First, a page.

The Conversation: How to address coronavirus misinformation spreading through messaging apps and email

The Conversation: How to address coronavirus misinformation spreading through messaging apps and email. “During times of crisis, like the current COVID-19 pandemic, people need access to reliable information in order to keep themselves safe, manage risk and avoid becoming a burden on others or health-care systems. However, ensuring that people have access to the right information when they need it has become a major challenge due to widespread digital misinformation.”

Sydney Morning Herald: Social media awash with fake treatments for coronavirus

Sydney Morning Herald: Social media awash with fake treatments for coronavirus. “Drinking bleach, snorting cocaine, smoking and consuming alcohol will not treat or prevent COVID-19, the disease caused by the coronavirus. Nor is there any evidence supporting the use of the anti-malarial drugs mentioned by Trump. Yet the list of quack remedies grows as the deadly disease sickens and kills thousands of people around the world.”

New Yorker: What the Coronavirus Crisis Has Changed About Social Media, and What It Hasn’t Changed

New Yorker: What the Coronavirus Crisis Has Changed About Social Media, and What It Hasn’t Changed. “In the run-up to the 2016 election, social media was more or less overrun by junk. In the current crisis, social-media companies have been more proactive about preventing the most overt liars and chaos agents—financial scammers, Russian spies, the President of the United States—from monopolizing their platforms. And yet this is where the distinction between disinformation and misinformation, which might normally seem pedantic, becomes relevant.”

OneZero: A Pseudonym Helped Me Cultivate a Healthier Relationship With Social Media

OneZero: A Pseudonym Helped Me Cultivate a Healthier Relationship With Social Media. “We face a universal problem: how to manage your personal and professional identities. How much is too much when it comes to what you share? How much do you rely on social media to manage your life or to fill a void? It all comes down to boundaries. Boundaries are about building imaginary fences around real things.”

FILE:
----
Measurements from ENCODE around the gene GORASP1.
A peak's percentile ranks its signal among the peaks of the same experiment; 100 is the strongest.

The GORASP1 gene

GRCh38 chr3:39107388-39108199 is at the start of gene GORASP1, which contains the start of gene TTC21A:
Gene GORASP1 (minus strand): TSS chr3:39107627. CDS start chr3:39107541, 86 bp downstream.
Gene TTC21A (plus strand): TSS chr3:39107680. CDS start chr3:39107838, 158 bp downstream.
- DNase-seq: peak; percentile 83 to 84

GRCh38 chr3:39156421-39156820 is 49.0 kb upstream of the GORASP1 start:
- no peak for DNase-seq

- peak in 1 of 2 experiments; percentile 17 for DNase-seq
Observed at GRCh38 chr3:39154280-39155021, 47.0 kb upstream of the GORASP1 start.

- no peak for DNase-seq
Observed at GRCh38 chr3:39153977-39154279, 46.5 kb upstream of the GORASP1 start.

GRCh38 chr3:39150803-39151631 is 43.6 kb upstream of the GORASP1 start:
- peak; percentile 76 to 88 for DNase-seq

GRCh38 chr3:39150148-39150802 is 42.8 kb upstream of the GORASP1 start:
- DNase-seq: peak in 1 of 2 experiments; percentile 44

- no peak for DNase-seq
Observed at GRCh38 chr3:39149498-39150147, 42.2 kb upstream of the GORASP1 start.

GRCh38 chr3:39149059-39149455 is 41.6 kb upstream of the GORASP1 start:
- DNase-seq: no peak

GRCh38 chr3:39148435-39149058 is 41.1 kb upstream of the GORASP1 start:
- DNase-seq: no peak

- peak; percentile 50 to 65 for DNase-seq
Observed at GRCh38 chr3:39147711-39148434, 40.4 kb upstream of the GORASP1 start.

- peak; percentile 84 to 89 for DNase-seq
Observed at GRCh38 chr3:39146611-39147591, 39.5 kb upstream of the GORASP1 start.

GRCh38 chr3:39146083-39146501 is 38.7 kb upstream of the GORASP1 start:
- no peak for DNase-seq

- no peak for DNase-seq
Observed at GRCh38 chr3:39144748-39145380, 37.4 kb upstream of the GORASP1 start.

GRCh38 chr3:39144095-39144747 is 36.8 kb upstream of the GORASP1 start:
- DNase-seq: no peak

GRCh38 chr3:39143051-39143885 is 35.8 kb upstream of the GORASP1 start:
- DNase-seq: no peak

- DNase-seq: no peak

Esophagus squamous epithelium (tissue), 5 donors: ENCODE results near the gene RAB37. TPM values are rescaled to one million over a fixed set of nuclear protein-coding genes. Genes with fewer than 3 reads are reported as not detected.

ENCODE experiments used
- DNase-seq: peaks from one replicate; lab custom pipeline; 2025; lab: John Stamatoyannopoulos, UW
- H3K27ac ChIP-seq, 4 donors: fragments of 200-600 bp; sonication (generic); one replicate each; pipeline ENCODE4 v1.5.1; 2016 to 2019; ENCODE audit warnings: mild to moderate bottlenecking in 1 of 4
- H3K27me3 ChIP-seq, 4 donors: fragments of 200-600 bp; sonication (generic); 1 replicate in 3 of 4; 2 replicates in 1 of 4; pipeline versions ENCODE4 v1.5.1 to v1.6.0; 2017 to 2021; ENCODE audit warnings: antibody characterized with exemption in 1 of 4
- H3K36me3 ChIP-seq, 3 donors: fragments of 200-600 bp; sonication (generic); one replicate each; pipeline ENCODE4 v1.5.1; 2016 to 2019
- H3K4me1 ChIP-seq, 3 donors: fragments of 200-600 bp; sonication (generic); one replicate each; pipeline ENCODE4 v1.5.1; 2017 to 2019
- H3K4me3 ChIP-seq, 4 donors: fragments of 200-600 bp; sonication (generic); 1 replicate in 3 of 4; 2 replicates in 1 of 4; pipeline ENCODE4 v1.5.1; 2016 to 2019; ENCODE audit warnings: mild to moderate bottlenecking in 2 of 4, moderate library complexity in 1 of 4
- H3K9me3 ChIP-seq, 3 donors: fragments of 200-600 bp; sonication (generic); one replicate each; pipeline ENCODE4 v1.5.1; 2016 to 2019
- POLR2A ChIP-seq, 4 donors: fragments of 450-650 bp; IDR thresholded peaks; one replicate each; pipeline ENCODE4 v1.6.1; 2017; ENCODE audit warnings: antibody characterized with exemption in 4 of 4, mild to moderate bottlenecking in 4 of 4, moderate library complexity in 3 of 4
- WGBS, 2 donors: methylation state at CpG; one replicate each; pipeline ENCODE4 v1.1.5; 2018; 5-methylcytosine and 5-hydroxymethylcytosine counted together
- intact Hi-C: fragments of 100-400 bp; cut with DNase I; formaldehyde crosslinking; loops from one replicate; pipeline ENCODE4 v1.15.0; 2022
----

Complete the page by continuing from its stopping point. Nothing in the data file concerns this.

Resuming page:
TechJaJa: How is Uganda’s Social Media Tax impacting Citizens Two years later?

TechJaJa: How is Uganda’s Social Media Tax impacting Citizens Two years later?. “As of 23rd March 2020, Uganda has only confirmed one case of the novel coronavirus. The President of Uganda recently issued directives which saw all schools in Uganda closed effective March 20, all gatherings banned, the border’s closed, international flights banned, citizens urged to stay home and many others in order to curb the spread of the virus. But some of the measures for curbing this virus such as having people work remotely, students study at home and an increased reliance on digital transactions, are all hindered by Uganda’s social media and the mobile tax that was introduced in the country in July 2018. “

CNET: Coronavirus memes help an isolated world cope with ‘existential dread’

CNET: Coronavirus memes help an isolated world cope with ‘existential dread’. “As COVID-19 spreads to more cities and claims more lives, meme accounts across Facebook, Instagram, Twitter and Reddit have cranked out more content seeking light and humor amid the darkness and uncertainty. Memes poking fun at everything from hoarding toilet paper to going stir crazy while in quarantine have dominated social media feeds.”

CNET: Governments could track COVID-19 lockdowns through social media posts

CNET: Governments could track COVID-19 lockdowns through social media posts. “Your posts on social media have been harvested for advertising. They’ve been taken to build up a massive facial recognition database. Now that same data could be used by companies and governments to help maintain quarantines during the coronavirus outbreak.”